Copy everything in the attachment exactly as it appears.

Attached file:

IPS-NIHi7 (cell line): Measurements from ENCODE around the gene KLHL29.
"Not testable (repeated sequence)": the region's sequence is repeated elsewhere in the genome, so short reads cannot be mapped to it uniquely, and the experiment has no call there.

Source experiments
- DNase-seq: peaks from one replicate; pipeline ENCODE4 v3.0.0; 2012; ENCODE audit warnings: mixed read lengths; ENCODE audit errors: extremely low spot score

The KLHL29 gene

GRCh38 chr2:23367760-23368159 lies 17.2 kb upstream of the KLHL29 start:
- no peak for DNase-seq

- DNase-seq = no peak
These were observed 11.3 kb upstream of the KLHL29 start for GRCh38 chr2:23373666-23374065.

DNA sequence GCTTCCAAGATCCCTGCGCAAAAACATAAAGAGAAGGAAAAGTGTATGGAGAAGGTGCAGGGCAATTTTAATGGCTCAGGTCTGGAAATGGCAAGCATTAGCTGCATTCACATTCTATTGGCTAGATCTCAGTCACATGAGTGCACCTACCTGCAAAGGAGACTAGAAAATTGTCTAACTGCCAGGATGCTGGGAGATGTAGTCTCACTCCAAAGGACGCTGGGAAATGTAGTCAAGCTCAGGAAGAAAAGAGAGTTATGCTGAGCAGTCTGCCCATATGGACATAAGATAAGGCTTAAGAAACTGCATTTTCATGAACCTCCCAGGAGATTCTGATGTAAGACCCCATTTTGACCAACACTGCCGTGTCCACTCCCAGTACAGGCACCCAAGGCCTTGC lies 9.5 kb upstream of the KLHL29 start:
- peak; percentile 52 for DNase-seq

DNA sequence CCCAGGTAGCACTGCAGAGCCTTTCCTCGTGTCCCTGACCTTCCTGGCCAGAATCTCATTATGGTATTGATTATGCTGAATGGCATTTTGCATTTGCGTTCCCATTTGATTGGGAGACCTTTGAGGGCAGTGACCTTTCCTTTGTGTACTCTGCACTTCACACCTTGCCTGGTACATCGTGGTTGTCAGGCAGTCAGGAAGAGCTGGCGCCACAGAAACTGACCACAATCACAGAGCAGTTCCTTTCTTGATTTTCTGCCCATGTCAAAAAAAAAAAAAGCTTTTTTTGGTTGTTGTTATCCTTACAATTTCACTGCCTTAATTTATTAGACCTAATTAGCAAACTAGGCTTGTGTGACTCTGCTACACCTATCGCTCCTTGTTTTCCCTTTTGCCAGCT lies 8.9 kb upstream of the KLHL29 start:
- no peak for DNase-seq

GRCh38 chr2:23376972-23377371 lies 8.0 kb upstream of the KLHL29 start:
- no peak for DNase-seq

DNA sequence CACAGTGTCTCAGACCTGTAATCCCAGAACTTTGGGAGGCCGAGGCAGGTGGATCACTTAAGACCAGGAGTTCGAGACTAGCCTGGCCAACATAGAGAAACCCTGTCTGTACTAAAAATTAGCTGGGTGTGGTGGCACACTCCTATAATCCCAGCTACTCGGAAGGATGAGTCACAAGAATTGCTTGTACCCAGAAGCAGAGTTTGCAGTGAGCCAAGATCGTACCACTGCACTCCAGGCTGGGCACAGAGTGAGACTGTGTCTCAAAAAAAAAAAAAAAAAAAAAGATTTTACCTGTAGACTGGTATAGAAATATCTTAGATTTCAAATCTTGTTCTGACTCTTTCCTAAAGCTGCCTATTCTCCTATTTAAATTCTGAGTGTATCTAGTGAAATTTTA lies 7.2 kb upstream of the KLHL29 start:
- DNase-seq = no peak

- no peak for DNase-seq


IPS-NIHi7 (cell line): Measurements from ENCODE around the gene KLHL29.
"Not testable (repeated sequence)": the region's sequence is repeated elsewhere in the genome, so short reads cannot be mapped to it uniquely, and the experiment has no call there.

Source experiments
- DNase-seq: peaks from one replicate; pipeline ENCODE4 v3.0.0; 2012; ENCODE audit warnings: mixed read lengths; ENCODE audit errors: extremely low spot score

The KLHL29 gene

GRCh38 chr2:23367760-23368159 lies 17.2 kb upstream of the KLHL29 start:
- no peak for DNase-seq

- DNase-seq = no peak
These were observed 11.3 kb upstream of the KLHL29 start for GRCh38 chr2:23373666-23374065.

DNA sequence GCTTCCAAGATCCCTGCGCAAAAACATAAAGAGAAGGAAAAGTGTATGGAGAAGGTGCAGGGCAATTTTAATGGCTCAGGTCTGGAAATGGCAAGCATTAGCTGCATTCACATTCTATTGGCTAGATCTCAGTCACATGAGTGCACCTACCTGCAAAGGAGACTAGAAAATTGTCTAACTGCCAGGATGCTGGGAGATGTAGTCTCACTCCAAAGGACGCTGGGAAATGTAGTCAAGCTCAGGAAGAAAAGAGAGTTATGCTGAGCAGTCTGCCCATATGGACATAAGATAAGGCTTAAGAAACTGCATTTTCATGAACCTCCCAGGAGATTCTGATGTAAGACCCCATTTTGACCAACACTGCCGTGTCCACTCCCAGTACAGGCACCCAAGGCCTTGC lies 9.5 kb upstream of the KLHL29 start:
- peak; percentile 52 for DNase-seq

DNA sequence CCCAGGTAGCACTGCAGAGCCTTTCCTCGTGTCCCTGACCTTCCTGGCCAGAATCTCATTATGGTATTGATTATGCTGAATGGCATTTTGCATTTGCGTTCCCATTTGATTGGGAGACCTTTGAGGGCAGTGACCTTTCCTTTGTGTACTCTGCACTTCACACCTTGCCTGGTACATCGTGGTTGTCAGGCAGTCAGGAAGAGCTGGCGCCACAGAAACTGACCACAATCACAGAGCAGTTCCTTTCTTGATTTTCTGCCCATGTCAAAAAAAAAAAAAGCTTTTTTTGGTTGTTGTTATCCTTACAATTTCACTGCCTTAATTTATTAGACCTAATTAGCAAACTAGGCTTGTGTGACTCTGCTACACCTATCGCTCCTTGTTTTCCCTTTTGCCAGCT lies 8.9 kb upstream of the KLHL29 start:
- no peak for DNase-seq

GRCh38 chr2:23376972-23377371 lies 8.0 kb upstream of the KLHL29 start:
- no peak for DNase-seq

DNA sequence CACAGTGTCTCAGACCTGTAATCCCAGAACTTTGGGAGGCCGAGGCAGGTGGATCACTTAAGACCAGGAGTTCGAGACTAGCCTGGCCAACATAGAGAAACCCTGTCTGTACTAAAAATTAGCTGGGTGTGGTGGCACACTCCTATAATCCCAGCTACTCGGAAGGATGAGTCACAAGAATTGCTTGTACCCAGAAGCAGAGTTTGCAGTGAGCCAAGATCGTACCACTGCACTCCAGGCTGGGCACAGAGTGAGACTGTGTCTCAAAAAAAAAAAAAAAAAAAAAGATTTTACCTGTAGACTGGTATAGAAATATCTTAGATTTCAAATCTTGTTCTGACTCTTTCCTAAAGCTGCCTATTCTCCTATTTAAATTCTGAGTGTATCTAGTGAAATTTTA lies 7.2 kb upstream of the KLHL29 start:
- DNase-seq = no peak

- no peak for DNase-seq